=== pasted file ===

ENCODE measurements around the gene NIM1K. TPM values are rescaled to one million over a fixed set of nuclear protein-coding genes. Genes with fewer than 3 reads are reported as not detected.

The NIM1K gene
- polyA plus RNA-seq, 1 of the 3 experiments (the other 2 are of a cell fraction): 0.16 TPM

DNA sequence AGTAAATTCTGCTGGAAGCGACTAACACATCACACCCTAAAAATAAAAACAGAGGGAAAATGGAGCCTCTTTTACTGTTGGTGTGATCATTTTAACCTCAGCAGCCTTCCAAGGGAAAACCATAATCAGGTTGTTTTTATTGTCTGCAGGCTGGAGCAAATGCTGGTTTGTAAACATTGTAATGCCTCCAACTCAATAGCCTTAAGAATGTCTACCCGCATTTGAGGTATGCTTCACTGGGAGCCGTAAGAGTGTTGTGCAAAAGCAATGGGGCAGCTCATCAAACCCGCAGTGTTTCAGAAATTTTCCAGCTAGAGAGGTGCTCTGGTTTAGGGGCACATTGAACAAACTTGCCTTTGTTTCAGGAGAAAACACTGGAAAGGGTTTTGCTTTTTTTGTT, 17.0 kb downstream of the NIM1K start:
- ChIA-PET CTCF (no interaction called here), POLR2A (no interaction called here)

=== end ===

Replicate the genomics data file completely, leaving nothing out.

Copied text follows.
ENCODE measurements around the gene NIM1K. TPM values are rescaled to one million over a fixed set of nuclear protein-coding genes. Genes with fewer than 3 reads are reported as not detected.

The NIM1K gene
- polyA plus RNA-seq, 1 of the 3 experiments (the other 2 are of a cell fraction): 0.16 TPM

DNA sequence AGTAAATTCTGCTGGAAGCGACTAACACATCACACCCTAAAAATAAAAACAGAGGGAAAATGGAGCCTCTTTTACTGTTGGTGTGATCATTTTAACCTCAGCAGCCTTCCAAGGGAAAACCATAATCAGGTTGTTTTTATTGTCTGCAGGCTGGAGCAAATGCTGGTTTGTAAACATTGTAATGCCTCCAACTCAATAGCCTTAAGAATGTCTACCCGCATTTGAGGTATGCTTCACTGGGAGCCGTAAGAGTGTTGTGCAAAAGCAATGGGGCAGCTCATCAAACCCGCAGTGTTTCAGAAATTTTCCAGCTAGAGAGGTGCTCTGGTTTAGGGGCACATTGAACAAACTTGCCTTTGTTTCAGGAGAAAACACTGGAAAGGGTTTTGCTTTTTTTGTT, 17.0 kb downstream of the NIM1K start:
- ChIA-PET CTCF (no interaction called here), POLR2A (no interaction called here)